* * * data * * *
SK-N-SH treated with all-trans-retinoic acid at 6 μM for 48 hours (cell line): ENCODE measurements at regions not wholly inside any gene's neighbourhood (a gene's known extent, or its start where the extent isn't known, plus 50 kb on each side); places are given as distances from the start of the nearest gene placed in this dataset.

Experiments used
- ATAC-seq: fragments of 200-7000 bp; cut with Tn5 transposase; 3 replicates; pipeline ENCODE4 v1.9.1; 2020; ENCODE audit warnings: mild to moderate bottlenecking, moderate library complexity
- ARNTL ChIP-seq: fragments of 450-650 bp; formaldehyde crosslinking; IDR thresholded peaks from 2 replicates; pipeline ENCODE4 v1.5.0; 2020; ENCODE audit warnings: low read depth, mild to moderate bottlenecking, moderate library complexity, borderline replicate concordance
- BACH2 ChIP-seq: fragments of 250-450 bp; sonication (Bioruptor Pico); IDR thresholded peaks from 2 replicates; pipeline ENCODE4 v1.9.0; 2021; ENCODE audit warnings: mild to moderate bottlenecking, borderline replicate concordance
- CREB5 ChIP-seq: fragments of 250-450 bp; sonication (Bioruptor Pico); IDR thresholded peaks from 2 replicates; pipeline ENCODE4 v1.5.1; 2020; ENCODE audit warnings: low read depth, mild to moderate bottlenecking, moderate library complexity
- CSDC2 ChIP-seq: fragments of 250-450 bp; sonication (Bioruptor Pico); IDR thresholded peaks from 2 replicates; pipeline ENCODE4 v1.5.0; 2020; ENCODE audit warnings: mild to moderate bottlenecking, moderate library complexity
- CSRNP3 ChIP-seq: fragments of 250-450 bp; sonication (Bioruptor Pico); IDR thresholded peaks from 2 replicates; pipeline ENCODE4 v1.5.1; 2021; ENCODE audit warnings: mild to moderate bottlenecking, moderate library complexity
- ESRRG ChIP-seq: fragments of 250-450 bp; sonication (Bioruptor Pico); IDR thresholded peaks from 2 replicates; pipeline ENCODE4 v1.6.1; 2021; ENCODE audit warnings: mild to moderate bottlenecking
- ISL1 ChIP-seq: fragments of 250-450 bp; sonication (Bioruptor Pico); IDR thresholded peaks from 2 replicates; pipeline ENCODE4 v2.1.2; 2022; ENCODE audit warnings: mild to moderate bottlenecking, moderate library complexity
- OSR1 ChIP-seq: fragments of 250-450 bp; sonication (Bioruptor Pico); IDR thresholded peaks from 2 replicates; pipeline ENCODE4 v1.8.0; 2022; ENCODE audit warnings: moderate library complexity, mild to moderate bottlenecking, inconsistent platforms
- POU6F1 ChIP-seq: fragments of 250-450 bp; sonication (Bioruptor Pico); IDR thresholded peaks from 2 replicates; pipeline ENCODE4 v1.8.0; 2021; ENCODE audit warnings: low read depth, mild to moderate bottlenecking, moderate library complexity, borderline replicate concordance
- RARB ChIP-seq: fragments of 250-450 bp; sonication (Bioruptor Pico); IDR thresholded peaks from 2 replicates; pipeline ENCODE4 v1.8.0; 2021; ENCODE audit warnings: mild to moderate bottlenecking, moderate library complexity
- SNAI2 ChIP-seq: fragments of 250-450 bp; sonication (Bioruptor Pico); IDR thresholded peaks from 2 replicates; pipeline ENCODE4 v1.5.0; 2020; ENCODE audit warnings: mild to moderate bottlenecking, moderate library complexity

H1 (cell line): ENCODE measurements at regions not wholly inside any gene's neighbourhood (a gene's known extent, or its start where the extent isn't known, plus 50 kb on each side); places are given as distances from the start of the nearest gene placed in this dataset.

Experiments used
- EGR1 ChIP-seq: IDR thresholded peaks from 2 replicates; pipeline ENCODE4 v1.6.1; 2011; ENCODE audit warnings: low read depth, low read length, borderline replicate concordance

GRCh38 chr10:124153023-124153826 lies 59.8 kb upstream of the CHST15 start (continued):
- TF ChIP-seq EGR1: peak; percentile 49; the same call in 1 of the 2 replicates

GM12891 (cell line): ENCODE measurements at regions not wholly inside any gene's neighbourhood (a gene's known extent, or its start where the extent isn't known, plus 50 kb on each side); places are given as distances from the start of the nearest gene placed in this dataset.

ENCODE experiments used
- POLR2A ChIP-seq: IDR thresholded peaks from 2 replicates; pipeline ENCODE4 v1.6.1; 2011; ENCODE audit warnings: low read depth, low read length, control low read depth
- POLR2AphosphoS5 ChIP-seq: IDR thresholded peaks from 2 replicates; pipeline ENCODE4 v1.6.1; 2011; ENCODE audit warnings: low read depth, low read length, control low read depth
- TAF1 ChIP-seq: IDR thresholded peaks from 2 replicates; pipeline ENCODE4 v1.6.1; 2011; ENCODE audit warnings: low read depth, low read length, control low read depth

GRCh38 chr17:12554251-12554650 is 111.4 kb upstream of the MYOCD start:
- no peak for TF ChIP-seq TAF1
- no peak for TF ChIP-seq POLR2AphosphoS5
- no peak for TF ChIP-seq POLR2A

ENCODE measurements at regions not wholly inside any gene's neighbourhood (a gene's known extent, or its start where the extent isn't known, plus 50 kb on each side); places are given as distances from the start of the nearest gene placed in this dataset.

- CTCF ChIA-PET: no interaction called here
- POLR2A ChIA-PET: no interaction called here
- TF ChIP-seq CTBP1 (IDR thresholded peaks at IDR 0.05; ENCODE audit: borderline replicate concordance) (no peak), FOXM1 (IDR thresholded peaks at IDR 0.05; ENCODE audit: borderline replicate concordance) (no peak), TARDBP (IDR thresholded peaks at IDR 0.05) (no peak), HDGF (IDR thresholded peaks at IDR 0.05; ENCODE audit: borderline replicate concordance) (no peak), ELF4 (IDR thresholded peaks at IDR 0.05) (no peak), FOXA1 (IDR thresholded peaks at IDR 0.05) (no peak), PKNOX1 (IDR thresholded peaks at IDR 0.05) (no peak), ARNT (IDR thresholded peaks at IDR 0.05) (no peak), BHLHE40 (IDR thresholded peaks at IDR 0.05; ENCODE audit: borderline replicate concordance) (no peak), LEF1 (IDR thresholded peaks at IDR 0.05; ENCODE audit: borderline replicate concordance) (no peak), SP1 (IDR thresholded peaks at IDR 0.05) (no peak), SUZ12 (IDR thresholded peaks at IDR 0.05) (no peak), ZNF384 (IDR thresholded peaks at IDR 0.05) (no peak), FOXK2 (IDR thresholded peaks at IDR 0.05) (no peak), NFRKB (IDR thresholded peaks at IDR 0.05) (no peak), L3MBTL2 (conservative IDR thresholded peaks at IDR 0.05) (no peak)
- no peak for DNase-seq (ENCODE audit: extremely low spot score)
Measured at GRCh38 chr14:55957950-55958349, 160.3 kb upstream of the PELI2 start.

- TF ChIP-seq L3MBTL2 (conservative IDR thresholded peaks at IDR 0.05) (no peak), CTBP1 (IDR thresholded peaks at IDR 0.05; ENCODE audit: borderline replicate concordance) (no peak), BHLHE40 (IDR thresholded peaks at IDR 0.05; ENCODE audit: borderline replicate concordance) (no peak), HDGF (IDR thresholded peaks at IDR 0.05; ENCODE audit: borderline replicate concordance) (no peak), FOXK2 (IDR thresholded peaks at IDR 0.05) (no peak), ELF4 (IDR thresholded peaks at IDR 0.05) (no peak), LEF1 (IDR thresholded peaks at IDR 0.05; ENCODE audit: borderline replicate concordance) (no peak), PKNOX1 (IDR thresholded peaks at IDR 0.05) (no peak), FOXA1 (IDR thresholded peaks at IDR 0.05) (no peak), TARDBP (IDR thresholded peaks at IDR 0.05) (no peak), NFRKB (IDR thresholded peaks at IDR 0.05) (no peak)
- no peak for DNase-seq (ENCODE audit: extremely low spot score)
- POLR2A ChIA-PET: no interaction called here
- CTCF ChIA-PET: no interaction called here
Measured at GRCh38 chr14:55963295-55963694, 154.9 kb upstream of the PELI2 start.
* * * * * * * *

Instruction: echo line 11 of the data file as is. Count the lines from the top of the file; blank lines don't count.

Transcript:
- OSR1 ChIP-seq: fragments of 250-450 bp; sonication (Bioruptor Pico); IDR thresholded peaks from 2 replicates; pipeline ENCODE4 v1.8.0; 2022; ENCODE audit warnings: moderate library complexity, mild to moderate bottlenecking, inconsistent platforms